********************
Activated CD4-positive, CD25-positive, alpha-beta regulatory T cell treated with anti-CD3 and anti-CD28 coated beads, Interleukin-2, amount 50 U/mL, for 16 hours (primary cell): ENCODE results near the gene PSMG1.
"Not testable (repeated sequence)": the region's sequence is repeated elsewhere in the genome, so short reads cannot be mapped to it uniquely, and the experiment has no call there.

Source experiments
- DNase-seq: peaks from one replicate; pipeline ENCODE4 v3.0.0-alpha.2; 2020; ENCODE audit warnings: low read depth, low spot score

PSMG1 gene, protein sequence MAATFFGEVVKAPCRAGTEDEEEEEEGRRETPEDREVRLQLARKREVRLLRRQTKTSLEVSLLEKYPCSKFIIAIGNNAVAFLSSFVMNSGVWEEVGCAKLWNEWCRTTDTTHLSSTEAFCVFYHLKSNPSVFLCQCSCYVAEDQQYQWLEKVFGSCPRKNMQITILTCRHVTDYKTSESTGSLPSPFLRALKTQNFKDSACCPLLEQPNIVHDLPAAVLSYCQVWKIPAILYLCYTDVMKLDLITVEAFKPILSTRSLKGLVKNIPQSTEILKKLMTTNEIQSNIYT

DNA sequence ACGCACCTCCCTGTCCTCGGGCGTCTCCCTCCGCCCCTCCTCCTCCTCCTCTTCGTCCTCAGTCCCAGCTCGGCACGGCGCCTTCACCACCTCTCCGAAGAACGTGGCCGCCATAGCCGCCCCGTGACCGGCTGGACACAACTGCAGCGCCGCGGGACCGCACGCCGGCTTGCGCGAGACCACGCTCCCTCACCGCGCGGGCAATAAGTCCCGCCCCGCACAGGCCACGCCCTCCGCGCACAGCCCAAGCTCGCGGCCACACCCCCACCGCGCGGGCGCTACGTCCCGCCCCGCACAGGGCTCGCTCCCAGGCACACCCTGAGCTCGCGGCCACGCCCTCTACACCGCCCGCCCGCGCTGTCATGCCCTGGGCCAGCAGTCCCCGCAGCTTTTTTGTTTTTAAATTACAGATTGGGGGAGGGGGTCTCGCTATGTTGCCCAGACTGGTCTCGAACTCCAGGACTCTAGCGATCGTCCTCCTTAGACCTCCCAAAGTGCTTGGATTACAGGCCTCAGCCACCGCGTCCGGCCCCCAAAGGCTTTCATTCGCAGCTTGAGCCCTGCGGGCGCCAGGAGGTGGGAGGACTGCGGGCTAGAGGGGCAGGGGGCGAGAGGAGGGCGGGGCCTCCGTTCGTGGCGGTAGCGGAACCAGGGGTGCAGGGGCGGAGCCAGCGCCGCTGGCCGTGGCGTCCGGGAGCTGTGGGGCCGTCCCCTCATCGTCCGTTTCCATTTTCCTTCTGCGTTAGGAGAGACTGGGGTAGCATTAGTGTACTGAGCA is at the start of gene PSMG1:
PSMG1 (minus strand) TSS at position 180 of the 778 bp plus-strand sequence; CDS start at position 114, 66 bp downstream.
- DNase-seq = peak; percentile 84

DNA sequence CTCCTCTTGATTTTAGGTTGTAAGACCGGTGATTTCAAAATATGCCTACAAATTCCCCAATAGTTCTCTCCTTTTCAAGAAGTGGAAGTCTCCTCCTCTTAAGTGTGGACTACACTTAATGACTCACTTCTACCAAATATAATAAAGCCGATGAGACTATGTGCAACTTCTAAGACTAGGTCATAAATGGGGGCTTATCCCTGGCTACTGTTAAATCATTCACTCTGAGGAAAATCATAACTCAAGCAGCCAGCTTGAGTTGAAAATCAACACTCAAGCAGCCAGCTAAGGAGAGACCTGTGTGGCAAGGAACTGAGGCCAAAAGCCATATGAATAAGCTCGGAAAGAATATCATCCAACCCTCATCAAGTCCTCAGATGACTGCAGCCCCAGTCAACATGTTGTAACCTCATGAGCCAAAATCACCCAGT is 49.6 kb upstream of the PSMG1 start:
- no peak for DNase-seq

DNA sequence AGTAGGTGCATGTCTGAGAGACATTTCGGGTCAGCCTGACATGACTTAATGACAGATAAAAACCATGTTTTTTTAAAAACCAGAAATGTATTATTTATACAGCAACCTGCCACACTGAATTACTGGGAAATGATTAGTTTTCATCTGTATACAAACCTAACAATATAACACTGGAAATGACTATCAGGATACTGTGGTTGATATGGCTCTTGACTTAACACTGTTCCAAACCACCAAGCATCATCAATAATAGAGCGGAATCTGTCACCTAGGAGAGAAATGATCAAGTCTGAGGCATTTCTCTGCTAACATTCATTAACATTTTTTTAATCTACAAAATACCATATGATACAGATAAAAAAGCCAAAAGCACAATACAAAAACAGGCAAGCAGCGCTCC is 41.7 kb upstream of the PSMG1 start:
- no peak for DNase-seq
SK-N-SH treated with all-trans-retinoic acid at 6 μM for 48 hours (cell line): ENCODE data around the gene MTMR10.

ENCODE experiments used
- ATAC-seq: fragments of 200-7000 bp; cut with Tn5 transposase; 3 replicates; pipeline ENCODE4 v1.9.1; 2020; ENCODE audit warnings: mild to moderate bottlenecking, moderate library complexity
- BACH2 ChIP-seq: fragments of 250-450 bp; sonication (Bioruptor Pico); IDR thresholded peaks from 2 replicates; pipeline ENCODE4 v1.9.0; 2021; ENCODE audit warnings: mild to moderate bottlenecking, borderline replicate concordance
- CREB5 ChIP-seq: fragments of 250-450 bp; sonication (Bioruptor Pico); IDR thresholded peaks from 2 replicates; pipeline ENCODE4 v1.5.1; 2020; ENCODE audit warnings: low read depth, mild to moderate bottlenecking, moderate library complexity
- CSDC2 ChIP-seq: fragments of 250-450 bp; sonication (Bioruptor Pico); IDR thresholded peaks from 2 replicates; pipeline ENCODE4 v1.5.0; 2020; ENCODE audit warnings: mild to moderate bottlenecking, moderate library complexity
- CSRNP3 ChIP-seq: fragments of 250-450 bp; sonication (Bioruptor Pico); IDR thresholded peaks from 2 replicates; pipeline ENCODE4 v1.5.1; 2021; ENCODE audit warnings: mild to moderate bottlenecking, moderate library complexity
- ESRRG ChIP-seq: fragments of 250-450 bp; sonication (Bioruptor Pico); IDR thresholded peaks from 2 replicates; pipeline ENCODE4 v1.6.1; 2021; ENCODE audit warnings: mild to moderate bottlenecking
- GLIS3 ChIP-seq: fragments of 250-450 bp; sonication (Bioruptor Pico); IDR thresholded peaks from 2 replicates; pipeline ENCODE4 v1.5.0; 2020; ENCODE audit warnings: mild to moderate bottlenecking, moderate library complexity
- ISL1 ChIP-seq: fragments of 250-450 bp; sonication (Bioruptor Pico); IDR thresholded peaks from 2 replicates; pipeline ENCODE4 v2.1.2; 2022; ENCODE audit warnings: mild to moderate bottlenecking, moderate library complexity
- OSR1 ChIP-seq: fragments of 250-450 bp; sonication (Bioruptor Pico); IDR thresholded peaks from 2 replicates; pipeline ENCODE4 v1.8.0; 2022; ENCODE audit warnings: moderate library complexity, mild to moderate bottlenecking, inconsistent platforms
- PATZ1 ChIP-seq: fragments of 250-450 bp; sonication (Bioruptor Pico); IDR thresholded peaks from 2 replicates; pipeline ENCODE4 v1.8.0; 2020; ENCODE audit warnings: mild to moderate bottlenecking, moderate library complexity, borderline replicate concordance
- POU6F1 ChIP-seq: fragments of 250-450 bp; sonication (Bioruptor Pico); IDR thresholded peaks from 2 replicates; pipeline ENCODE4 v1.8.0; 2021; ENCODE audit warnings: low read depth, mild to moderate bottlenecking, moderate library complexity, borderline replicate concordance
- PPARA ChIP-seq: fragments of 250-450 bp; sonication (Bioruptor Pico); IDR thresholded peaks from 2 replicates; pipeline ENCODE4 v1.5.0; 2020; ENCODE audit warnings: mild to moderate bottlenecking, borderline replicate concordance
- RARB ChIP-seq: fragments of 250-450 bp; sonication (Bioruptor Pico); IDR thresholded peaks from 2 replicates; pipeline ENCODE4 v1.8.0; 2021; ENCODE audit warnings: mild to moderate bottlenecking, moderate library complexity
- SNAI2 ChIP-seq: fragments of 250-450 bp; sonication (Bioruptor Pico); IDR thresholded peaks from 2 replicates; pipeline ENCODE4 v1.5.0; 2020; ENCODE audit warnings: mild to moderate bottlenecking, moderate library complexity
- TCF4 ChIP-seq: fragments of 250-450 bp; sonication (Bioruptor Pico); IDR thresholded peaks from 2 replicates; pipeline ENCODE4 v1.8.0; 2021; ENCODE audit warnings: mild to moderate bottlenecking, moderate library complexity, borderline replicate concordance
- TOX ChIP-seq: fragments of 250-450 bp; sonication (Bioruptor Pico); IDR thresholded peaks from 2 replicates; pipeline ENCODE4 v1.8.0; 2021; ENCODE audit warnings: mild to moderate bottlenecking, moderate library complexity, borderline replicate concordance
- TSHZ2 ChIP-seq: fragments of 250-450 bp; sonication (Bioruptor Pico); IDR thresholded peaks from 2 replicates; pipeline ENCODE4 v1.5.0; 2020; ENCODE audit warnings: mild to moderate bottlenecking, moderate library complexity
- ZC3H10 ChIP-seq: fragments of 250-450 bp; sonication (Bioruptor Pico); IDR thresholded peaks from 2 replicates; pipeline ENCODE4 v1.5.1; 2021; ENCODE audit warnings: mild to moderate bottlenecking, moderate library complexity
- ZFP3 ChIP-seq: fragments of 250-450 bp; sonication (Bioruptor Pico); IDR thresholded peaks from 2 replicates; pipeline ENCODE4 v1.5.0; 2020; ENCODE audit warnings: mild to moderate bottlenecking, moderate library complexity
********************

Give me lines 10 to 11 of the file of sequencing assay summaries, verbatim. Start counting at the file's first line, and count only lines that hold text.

- no peak for DNase-seq

DNA sequence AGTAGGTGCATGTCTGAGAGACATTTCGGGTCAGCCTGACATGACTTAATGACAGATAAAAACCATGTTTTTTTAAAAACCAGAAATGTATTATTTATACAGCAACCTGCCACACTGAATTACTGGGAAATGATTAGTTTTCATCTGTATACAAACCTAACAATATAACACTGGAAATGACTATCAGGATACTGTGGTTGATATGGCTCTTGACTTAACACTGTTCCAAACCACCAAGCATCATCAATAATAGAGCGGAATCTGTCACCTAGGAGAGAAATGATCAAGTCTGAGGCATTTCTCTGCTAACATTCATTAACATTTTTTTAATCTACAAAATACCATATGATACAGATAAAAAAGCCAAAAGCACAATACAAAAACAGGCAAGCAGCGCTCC is 41.7 kb upstream of the PSMG1 start: